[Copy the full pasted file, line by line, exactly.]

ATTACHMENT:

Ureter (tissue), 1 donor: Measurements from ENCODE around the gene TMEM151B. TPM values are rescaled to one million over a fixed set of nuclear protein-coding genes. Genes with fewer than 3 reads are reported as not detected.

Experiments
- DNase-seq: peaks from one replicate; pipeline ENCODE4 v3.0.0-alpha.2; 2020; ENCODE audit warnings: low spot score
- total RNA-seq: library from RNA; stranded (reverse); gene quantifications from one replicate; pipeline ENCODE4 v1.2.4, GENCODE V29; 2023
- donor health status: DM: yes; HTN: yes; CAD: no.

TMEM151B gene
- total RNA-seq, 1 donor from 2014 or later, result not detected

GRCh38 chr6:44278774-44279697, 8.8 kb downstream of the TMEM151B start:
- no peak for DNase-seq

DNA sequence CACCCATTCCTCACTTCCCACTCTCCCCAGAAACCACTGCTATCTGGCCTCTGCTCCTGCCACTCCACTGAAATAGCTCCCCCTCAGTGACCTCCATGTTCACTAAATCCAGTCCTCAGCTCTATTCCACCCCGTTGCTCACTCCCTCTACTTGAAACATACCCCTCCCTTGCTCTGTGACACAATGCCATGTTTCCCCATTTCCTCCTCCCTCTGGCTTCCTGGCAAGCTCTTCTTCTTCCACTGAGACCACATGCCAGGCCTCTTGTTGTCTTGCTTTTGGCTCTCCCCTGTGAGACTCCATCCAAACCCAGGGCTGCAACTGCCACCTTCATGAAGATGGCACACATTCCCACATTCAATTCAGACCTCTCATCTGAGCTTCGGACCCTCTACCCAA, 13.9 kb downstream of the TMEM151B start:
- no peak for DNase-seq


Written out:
Ureter (tissue), 1 donor: Measurements from ENCODE around the gene TMEM151B. TPM values are rescaled to one million over a fixed set of nuclear protein-coding genes. Genes with fewer than 3 reads are reported as not detected.

Experiments
- DNase-seq: peaks from one replicate; pipeline ENCODE4 v3.0.0-alpha.2; 2020; ENCODE audit warnings: low spot score
- total RNA-seq: library from RNA; stranded (reverse); gene quantifications from one replicate; pipeline ENCODE4 v1.2.4, GENCODE V29; 2023
- donor health status: DM: yes; HTN: yes; CAD: no.

TMEM151B gene
- total RNA-seq, 1 donor from 2014 or later, result not detected

GRCh38 chr6:44278774-44279697, 8.8 kb downstream of the TMEM151B start:
- no peak for DNase-seq

DNA sequence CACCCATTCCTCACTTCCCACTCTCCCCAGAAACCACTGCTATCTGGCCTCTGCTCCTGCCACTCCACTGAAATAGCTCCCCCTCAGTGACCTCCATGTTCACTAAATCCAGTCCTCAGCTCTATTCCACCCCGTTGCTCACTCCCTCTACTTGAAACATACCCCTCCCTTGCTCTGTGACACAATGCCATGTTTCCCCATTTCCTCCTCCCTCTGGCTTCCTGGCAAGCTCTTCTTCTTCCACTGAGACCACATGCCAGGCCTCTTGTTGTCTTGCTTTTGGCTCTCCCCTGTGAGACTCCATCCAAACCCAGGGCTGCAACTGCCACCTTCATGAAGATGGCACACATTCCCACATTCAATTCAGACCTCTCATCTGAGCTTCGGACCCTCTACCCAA, 13.9 kb downstream of the TMEM151B start:
- no peak for DNase-seq